• Academy Backs Push for HDHP Primary Care Deductible Waivers

    Legislation Also Would Extend Telehealth Flexibilities

    October 20, 2021, 10:30 a.m. News Staff — The Academy this month lauded legislation that would allow employers and health plan sponsors to waive primary care and telehealth deductibles through the end of 2023 for patients covered by high-deductible health plans.

    HDHP concept

    The Primary and Virtual Care Affordability Act (H.R. 5541) would “ensure that patients can access primary care — both in person and virtually — which is especially critical during the ongoing pandemic to keep patients out of the hospital, address lapses in care and catch them up on missed routine and preventive services,” the AAFP said in an Oct. 8 letter.

    The letter was sent to H.R. 5541 co-sponsors Reps. Brad Schneider, D-Ill., and Brad Wenstrup, R-Ohio, and signed by AAFP Board Chair Ada Stewart, M.D., of Columbia, S.C.

    Last year’s Coronavirus Aid, Relief and Economic Security Act temporarily allowed HDHPs to cover telehealth services pre-deductible, in response to the COVID-19 pandemic. Without new legislation, that flexibility will expire at the end of 2021.

    The AAFP explained to the legislators the importance of not only preserving access to virtual care, but ensuring that coverage disparities between telehealth and in-person care don’t steer patients away from primary care.

    “By allowing HDHPs to waive the deductible for both telehealth and primary care, your legislation supports physicians’ and patients’ freedom to decide the most appropriate modality of care,” the letter said.

    The both, the Academy added, has become increasingly important as the COVID-19 pandemic continues to cycle through surges. Citing recent America’s Health Insurance Plans survey results indicating that a strong majority of respondents favored flexibility to cover both primary care and telehealth benefits pre-deductible, the letter also noted that disparities in coverage and out-of-pocket costs between telehealth and in-person services were contributing to care fragmentation.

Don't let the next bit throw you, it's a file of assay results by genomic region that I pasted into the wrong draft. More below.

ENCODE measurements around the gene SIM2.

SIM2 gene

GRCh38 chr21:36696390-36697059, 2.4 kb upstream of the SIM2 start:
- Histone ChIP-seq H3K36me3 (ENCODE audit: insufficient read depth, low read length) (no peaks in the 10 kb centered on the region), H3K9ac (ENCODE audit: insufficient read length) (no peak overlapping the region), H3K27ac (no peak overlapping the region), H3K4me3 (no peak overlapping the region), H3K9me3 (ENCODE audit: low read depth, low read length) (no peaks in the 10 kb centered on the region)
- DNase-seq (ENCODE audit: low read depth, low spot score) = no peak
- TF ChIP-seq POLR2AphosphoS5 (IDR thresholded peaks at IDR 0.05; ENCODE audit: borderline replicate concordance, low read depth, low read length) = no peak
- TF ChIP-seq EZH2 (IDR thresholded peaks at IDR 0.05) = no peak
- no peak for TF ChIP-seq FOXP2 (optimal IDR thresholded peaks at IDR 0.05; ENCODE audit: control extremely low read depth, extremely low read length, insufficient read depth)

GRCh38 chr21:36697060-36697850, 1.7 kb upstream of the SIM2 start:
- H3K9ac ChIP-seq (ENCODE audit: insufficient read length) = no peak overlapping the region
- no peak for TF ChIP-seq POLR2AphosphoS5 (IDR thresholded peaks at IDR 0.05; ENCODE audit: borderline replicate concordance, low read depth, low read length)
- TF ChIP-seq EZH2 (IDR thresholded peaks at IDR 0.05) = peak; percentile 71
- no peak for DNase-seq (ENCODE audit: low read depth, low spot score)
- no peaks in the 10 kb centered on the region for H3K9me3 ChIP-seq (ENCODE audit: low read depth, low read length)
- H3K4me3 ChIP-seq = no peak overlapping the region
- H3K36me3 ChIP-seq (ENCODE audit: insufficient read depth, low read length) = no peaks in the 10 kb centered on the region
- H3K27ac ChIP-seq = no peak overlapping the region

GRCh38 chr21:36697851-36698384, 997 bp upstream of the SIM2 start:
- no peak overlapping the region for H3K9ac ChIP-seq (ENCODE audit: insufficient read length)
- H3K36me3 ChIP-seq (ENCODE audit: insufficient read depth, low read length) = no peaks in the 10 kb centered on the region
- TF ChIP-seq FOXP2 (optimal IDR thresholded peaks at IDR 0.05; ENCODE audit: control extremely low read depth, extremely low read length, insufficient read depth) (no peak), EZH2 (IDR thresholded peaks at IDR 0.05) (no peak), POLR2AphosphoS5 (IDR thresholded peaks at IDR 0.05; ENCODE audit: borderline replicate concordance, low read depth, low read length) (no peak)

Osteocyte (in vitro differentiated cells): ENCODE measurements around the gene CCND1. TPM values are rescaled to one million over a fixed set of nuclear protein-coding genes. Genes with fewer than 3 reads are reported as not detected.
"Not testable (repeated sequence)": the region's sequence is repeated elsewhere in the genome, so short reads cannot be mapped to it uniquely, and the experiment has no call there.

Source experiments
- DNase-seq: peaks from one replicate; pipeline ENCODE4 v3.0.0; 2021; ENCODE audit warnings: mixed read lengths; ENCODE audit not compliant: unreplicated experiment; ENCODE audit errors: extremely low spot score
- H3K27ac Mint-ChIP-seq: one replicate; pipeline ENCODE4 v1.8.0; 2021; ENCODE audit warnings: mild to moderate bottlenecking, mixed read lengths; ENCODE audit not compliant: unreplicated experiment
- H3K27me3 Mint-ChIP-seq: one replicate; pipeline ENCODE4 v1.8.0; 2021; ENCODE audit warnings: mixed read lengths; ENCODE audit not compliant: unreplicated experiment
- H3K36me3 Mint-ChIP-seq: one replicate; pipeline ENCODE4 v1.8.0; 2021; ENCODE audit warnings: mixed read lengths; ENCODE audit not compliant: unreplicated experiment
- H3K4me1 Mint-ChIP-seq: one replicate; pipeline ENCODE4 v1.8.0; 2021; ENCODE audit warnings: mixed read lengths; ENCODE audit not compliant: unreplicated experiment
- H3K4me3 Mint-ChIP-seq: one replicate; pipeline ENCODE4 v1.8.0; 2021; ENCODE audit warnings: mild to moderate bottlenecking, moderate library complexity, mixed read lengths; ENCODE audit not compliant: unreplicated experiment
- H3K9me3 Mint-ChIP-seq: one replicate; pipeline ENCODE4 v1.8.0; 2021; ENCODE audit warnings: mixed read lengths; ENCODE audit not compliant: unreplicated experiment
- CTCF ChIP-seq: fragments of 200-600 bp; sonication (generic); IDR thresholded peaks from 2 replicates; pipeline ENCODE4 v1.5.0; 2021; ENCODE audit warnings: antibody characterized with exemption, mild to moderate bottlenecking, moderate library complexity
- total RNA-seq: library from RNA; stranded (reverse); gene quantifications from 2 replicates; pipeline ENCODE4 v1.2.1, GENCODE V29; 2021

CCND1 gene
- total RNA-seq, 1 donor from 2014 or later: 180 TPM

“While HDHPs have been touted as innovative structures to control health care costs, they can compound access problems and ultimately lead to worse and costlier health outcomes, especially for low-income Americans,” the letter said.

    Meanwhile, the Academy reminded lawmakers, the significant growth of HDHPs among enrollees in employer-sponsored health plans over the past decade and a half had set the stage for millions of Americans delaying or forgoing care — including treatment for COVID-19 symptoms — due to high out-of-pocket costs.   

    “As we continue to deal with the COVID-19 pandemic, patients in HDHPs should not have to worry about delaying or losing access to their primary care physician,” the letter said. “Moreover, health plans and employers want to expand predeductible coverage, especially for primary care office visits and certain telehealth visits.”

    The Oct. 8 letter extends longstanding work by the Academy to close HDHP coverage gaps. Continued or expanded HDHP waivers were among the considerations the Academy called on Congress to include in the American Rescue Plan. In 2020, the AAFP advocated for passage of a bill to eliminate deductibles for outpatient pediatric care and also has lobbied for legislation allowing two no-cost primary care visits a year for HDHP enrollees.

    A new Academy Speak Out campaign helps members ask their legislators to co-sponsor the Primary and Virtual Care Affordability Act.